Wednesday, September 19, 2018

A Daughter Dies of Cancer

Nearly four years to the day she was diagnosed, her oncologist tells you there’s nothing more he can do.

You take her home and let her live her life. You put your own life on hold so you can drive her to school, to parties and to the performances she loves: She’s a musician, and you live to hear her beautiful voice.

She has one final scan. She’s been struggling for breath. She’s been extremely pale. She’s been getting fevers every night that spike as high as 103. You learn that the tumor near her left lung is now the size of a grapefruit. It’s close to her heart. The oncologist says he’s sorry. He does not schedule any more scans. He does not schedule any more ­follow-ups.

She lives for three months longer. With the help of hospice and palliative care, she is able to stay home. She goes to a final birthday party, meets her friends for a final lunch date. She texts her best friend the night before she dies: “I’ll see you this weekend.”

It is March 22, 2017. The outside world is gray and cold, covered with snow. You and your husband sit beside her in her bedroom and listen to her labored breathing. You tell her you love her. You tell her you’re proud of her. You tell her you’re sorry you couldn’t save her. You tell her it’s okay to go.

She opens her eyes — those big blue eyes you know better than your own — and sighs one last time. Then she’s gone.

Jaqueline Dooley in the Washington Post

Comfort Care Case Study

Wednesday, September 12, 2018

Hospice Workers Find Peace and Meaning

Michael Ollove writes in the Washington Post writes about hospice workers who find peace and meaning in their work.

It is hard to think of another profession with such constant exposure to dying. Yet, as intense and exhausting as hospice care is, you seldom hear any of the Western Reserve’s doctors, nurses, aides, social workers and bereavement counselors describe the job as grim, sad or dispiriting. Instead, they tend to portray the work as deeply fulfilling, gratifying and, perhaps most counterintuitively, life-affirming. And in working in the presence of imminent death, they all say they have witnessed sights that defy expectation or explanation.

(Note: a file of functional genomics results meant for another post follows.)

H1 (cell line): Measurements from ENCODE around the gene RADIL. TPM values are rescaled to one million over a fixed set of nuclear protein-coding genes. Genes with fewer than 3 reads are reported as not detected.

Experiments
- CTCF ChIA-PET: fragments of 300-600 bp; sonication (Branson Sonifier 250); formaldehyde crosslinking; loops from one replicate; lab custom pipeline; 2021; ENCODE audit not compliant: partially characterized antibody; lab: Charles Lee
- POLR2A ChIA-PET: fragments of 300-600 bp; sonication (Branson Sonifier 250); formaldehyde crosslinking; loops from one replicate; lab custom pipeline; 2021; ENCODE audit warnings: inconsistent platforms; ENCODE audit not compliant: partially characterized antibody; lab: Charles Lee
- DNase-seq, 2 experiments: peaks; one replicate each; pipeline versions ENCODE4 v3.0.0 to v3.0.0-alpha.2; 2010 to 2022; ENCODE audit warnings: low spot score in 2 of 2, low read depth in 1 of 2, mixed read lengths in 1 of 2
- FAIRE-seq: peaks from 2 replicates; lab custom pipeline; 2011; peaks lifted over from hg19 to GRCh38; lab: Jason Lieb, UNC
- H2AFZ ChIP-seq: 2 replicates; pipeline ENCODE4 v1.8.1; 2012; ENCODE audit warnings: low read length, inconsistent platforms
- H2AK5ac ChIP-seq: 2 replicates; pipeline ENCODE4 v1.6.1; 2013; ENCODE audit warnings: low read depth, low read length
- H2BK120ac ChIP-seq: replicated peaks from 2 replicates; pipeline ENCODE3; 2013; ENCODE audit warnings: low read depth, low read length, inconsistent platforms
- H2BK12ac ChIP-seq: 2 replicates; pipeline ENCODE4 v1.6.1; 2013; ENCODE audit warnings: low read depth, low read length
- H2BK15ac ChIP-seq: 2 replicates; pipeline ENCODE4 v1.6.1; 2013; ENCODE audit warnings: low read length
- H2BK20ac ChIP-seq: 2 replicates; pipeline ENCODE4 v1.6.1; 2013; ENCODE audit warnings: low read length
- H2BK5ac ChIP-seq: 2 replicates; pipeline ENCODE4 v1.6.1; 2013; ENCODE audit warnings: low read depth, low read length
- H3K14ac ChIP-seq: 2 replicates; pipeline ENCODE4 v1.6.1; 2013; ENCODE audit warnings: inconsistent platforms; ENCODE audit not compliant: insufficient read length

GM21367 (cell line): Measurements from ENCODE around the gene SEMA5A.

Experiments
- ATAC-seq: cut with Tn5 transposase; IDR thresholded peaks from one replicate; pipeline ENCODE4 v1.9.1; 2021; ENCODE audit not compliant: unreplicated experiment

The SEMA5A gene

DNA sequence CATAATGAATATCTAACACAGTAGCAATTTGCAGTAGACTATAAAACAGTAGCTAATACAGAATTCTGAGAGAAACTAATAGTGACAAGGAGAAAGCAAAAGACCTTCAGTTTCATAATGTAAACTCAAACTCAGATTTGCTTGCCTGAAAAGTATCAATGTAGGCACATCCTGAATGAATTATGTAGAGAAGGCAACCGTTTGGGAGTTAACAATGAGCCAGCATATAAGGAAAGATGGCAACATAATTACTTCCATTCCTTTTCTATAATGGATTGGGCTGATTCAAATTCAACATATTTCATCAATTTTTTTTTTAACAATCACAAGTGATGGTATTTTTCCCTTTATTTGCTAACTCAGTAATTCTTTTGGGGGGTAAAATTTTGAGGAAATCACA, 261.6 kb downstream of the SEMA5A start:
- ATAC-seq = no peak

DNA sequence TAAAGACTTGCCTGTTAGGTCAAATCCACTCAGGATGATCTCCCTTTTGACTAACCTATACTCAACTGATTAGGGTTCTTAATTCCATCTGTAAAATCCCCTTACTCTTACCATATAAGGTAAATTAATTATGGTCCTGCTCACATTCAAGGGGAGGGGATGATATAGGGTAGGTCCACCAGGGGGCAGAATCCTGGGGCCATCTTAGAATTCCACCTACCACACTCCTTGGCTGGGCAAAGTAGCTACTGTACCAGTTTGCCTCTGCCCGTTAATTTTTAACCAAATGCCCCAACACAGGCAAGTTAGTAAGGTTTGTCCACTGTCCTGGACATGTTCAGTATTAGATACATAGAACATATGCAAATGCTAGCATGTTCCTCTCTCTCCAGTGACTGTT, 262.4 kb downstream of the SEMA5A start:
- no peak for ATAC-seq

“We see God working here all the time,” said Dee Metzger, 68, a hospice nurse in the Medina Inpatient Hospice Care Center southwest of Cleveland. “All the time.”

The annual turnover rate among employees at Western Reserve is a surprisingly low 12 percent, according to Judy Bartel, the organization’s chief clinical officer. To retain employees, the hospice offers them many outlets to combat burnout and what is called “compassion fatigue.”


The hospice caregivers gauge their performance by how they usher their patients to their end. “The most we can do is provide opportunity for our patients to have the best deaths possible for them,” said Dieter, 62, medical director of Western Reserve’s David Simpson Hospice House. “While everyone else is running away from it, we in end-of-life are rushing forward, saying, ‘We know what you’re going through. We want to help.’ ”

Tuesday, September 4, 2018

Sarah Lyall on Her Mother's Last Days and the Promise She Broke